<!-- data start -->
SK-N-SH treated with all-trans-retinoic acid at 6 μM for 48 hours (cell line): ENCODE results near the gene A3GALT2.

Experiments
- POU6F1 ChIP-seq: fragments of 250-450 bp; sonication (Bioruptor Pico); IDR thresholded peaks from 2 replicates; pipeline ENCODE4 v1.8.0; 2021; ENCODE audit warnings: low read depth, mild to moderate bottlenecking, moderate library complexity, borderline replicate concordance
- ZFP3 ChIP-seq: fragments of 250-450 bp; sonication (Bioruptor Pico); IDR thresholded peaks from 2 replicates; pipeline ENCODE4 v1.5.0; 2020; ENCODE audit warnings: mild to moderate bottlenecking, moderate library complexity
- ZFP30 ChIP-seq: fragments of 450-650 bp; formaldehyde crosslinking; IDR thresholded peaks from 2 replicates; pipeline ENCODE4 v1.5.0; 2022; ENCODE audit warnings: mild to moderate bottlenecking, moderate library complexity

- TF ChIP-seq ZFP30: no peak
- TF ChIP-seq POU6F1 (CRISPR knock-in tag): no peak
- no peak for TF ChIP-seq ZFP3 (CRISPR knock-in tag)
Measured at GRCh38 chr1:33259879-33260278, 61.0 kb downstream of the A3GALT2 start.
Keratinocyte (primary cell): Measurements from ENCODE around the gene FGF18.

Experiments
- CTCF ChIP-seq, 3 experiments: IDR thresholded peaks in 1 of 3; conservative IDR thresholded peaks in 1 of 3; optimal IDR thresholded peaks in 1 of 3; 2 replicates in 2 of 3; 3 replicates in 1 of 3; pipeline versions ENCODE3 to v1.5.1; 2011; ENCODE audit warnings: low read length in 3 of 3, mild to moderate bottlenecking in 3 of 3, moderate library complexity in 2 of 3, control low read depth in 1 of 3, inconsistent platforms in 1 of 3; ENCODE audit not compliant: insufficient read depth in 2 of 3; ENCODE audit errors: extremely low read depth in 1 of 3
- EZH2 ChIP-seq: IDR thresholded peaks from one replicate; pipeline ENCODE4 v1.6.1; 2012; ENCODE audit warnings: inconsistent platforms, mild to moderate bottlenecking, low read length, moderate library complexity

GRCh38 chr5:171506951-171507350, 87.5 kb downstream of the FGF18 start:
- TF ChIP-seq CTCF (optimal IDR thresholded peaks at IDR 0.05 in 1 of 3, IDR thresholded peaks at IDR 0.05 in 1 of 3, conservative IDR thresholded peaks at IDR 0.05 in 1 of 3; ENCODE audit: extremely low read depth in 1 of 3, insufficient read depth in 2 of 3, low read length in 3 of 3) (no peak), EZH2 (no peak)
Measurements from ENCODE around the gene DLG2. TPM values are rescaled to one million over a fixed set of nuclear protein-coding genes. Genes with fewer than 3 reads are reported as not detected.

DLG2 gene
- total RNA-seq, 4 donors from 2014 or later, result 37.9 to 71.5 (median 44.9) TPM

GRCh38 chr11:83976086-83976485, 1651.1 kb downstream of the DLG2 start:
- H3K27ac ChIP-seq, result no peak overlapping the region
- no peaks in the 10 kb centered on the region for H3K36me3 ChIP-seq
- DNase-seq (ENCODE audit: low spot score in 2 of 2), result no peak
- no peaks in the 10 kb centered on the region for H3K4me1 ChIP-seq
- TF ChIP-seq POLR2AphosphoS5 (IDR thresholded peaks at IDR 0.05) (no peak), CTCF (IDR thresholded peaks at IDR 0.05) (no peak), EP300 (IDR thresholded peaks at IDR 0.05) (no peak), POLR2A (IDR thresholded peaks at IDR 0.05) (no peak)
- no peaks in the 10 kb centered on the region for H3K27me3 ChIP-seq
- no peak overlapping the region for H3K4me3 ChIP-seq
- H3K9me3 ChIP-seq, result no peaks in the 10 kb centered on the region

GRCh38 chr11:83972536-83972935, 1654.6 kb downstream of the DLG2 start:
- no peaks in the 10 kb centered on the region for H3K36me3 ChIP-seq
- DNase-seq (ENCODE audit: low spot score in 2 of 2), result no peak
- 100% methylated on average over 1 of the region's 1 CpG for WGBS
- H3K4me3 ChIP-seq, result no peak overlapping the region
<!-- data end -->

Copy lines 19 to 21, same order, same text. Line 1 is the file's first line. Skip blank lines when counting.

GRCh38 chr11:83976086-83976485, 1651.1 kb downstream of the DLG2 start:
- H3K27ac ChIP-seq, result no peak overlapping the region
- no peaks in the 10 kb centered on the region for H3K36me3 ChIP-seq